Awesome! Can you think of other cases where you need to set weekly reminders? Think hard, there are many!
First Day of the Month
If you have functionalities across different teams that are more relaxed in nature, you might check in with them every month or so instead of meeting daily or weekly. So, let's set a reminder to check in with the sales team every month on how they're doing:
/remind me to check-in with the sales team on the 1st of every month
That should set a reminder that pops up on the 1st of every month:
For Other Team Members
Reminders can be set for other team members as well. All you have to do is specify the member using the @ in your reminder command. Let's set a reminder for a team member to monitor back-end error logs every day using the following remind command:
/remind @pragya varma to monitor backend error logs every day at 4:00 p.m.
Did we create a recurring reminder for another team member?
Oops! We couldn't. Recurring reminders can't be set for other members. So, what are the ways around this? Well, recurring reminders can be set in channels, as you've already seen, so you can set them in a specific channel that you can create for those members. Or you can set a one-time non-recurring reminder:
/remind @pragya varma to monitor back-end error logs tomorrow at 4:00 p.m.
And then remind yourself to run the above remind command every day with something like this:
You can also go ahead and automate this using Slack workflows.
When to Use Reminders? Important Use Cases
I bet you're sold on how important reminders can be for you. You can use them in a number of use cases—for you, your members, and for your entire team.
To supercharge your team's productivity, you can use reminders for your team to share their weekly or daily updates in a channel. This will help everyone stay in touch with what everyone on your team has been up to. You can also use them to remind your team about deadlines and tasks well in advance, such as a yearly reminder to do taxes a few months before the end of the financial year or a quarterly reminder to write their review reports.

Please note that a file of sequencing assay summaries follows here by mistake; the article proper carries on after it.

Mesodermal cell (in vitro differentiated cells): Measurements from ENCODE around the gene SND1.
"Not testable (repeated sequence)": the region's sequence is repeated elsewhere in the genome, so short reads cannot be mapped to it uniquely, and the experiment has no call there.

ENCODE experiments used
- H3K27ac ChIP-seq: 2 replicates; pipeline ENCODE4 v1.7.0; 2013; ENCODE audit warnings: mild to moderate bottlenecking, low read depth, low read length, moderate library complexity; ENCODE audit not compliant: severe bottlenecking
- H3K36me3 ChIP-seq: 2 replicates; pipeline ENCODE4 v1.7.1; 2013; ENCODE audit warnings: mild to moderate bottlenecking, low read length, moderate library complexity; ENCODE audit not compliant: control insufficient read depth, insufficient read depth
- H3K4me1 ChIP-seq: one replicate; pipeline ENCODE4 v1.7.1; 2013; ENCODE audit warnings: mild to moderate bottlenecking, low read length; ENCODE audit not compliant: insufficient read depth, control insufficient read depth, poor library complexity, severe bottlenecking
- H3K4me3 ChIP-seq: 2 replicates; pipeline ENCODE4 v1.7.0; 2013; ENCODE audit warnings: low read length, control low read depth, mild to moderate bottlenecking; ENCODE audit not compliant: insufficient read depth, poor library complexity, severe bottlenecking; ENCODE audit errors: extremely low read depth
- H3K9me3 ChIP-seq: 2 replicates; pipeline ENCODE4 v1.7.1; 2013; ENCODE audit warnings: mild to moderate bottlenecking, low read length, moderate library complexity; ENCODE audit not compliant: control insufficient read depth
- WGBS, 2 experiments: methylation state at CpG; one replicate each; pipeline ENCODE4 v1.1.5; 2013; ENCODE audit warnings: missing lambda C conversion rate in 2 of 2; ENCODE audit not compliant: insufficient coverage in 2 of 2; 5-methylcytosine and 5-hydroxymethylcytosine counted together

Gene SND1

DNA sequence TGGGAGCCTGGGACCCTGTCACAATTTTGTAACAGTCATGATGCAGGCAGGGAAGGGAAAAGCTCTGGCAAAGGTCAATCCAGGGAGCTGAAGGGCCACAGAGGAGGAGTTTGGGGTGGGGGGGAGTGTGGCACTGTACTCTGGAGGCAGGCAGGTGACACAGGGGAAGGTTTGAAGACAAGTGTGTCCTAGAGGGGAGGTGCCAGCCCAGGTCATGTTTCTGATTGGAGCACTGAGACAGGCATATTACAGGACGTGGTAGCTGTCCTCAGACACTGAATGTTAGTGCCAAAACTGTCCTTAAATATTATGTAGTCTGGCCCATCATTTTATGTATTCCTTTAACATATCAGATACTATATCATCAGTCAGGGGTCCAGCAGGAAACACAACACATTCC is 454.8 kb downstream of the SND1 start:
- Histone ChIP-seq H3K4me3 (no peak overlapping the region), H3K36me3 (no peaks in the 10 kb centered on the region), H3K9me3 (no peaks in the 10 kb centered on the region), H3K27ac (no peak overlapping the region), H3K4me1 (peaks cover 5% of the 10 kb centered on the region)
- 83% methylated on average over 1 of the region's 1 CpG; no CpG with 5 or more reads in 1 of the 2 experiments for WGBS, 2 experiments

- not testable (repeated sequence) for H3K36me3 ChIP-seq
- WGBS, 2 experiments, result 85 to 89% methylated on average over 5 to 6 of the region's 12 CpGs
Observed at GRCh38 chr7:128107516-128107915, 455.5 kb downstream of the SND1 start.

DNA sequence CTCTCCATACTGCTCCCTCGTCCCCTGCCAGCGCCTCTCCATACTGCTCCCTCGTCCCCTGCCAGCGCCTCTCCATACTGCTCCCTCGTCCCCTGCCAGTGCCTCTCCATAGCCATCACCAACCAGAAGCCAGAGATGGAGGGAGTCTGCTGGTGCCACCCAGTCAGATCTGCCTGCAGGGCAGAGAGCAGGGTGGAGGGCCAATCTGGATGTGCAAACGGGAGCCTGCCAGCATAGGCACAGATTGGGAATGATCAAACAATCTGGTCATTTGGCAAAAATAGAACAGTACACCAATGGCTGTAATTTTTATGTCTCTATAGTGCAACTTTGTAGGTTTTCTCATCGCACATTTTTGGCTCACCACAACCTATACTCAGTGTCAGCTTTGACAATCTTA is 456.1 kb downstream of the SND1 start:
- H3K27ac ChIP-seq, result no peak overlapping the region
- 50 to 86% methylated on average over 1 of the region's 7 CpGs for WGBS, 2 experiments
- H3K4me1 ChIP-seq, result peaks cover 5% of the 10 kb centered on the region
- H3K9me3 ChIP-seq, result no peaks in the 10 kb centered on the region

In the era of remote work, reminders can be tuned for much more than just work-related items. For instance, you can set a bunch of birthday reminders in one of your Slack channels so that everyone is notified of an upcoming birthday for a member.
To supercharge your team's productivity, you can use reminders for your team to share their weekly or daily updates in a channel.
You can also set weekly reminders for your entire team to share their high points and low points of the week or a quarterly reminder to take a small vacation because a good downtime ensures productive uptime. You can also remind yourself about specific messages in case someone sent you an important message that you need to pay more attention to later on. Just click the triple dots on a message to open the 'More actions' pop-up menu.
Then choose the 'Remind me about this' option and select a time from the list. You can also customize this.
Once you do that, Slack will remind you about that message so won't miss anything important from your teammates
Slack Recurring Reminders Conclusion
Reminders are great, but in order to go the extra mile, you'll need to automate them using custom Slack workflows. One of the examples we explored was setting recurring reminders for your teammates. However, building a custom Slack workflow can feel like a daunting and difficult process. In that case, you can use Wrangle to build custom Slack workflows easily. Until next time!